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Molecular Cloning of the Transcription Factor TFIIB Homolog from Sulfolobus shibatae
Sohail A. Qureshi, Bernard Khoo, Peter Baumann and Stephen P. Jackson
Proceedings of the National Academy of Sciences of the United States of America
Vol. 92, No. 13 (Jun. 20, 1995), pp. 6077-6081
Published by: National Academy of Sciences
Stable URL: http://www.jstor.org/stable/2367972
Page Count: 5
You can always find the topics here!Topics: Archaea, RNA, DNA, Sulfolobus, Eukaryotic cells, Archaeal genes, Proteins, Oligonucleotides, Transcription factors, Amino acids
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The Archaea (archaebacteria) constitute a group of prokaryotes that are phylogenetically distinct from Eucarya (eukaryotes) and Bacteria (eubacteria). Although Archaea possess only one RNA polymerase, evidence suggests that their transcriptional apparatus is similar to that of Eucarya. For example, Archaea contain a homolog of the TATA-binding protein which interacts with the TATA-box like A-box sequence upstream of many archaeal genes. Here, we report the cloning of a Sulfolobus shibatae gene that encodes a protein (transcription factor TFB) with striking homology to the eukaryotic basal transcription factor TFIIB. We show by primer extension analysis that transcription of the S. shibatae TFB gene initiates 27 bp downstream from a consensus A-box element. Significantly, S. shibatae TFB contains an N-terminal putative metal-binding region and two imperfect direct repeats-structural features that are well conserved in eukaryotic TFIIBs. This suggests that TFB may perform analogous functions in Archaea and Eucarya. Consistent with this, we demonstrate that S. shibatae TFB promotes the binding of S. shibatae TBP to the A-box element of the Sulfolobus 16S/23S rRNA gene. Finally, we show that S. shibatae TFB is significantly more related to TFB of the archaeon Pyrococcus woesei than it is to eukaryotic TFIIBs. These data suggest that TFB arose in the common archaeal/eukaryotic ancestor and that the lineages leading to P. woesei and S. shibatae separated after the divergence of the archaeal and eukaryotic lines of descent.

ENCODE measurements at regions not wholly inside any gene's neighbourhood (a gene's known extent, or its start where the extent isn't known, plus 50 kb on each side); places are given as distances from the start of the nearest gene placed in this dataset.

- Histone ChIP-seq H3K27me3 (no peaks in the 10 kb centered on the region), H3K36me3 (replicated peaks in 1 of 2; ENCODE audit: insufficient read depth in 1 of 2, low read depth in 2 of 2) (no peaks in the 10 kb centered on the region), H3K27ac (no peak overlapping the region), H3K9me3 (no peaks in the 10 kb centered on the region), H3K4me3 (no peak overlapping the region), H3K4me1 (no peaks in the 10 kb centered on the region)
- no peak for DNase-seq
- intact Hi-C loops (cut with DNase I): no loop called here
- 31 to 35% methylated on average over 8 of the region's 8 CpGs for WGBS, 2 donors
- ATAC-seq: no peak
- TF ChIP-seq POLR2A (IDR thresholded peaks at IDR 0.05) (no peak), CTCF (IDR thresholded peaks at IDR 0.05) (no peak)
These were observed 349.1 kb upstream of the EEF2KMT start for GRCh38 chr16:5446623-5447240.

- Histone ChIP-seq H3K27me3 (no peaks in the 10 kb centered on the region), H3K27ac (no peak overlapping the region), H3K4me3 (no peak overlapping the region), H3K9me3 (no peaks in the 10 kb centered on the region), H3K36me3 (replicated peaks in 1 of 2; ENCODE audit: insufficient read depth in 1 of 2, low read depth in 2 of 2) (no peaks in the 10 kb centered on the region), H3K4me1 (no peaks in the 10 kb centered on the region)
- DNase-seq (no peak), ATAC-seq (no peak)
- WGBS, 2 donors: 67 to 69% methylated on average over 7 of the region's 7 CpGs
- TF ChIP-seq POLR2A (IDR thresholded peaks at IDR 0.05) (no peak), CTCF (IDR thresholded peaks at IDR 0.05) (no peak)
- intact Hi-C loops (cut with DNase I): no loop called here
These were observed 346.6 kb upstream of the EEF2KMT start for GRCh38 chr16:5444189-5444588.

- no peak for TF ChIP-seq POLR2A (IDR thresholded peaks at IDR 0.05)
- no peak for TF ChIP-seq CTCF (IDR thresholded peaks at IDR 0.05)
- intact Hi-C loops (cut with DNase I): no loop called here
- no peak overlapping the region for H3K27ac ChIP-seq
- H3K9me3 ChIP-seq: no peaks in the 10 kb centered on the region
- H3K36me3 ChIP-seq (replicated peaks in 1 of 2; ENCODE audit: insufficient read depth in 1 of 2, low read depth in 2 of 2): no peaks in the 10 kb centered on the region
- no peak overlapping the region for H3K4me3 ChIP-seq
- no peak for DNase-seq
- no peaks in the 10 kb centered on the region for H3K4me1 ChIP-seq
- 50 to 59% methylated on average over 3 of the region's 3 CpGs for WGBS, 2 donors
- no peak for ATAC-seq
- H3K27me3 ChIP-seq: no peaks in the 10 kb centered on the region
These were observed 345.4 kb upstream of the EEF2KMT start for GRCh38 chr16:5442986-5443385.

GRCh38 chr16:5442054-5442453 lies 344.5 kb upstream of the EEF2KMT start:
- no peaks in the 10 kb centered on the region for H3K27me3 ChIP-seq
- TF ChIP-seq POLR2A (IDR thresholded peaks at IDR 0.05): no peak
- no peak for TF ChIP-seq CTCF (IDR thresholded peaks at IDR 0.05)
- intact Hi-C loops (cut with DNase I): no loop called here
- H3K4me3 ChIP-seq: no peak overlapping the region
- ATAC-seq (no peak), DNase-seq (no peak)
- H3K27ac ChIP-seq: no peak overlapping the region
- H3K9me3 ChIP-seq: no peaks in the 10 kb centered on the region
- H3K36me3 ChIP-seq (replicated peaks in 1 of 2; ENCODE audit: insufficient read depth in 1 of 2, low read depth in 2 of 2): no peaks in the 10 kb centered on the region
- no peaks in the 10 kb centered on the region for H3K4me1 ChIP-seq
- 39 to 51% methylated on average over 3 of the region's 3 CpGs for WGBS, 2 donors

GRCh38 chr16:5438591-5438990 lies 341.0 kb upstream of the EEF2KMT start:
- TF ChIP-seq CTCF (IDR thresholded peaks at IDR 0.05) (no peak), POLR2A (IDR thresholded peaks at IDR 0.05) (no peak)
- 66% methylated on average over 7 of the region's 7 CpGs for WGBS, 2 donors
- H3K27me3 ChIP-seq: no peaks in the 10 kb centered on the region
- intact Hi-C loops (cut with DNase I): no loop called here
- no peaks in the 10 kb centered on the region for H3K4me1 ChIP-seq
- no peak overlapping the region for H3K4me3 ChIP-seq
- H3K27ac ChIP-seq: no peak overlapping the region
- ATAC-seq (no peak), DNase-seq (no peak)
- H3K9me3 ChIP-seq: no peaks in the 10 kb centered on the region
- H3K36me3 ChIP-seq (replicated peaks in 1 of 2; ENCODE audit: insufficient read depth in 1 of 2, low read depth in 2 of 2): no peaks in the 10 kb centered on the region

Proceedings of the National Academy of Sciences of the United States of America © 1995 National Academy of Sciences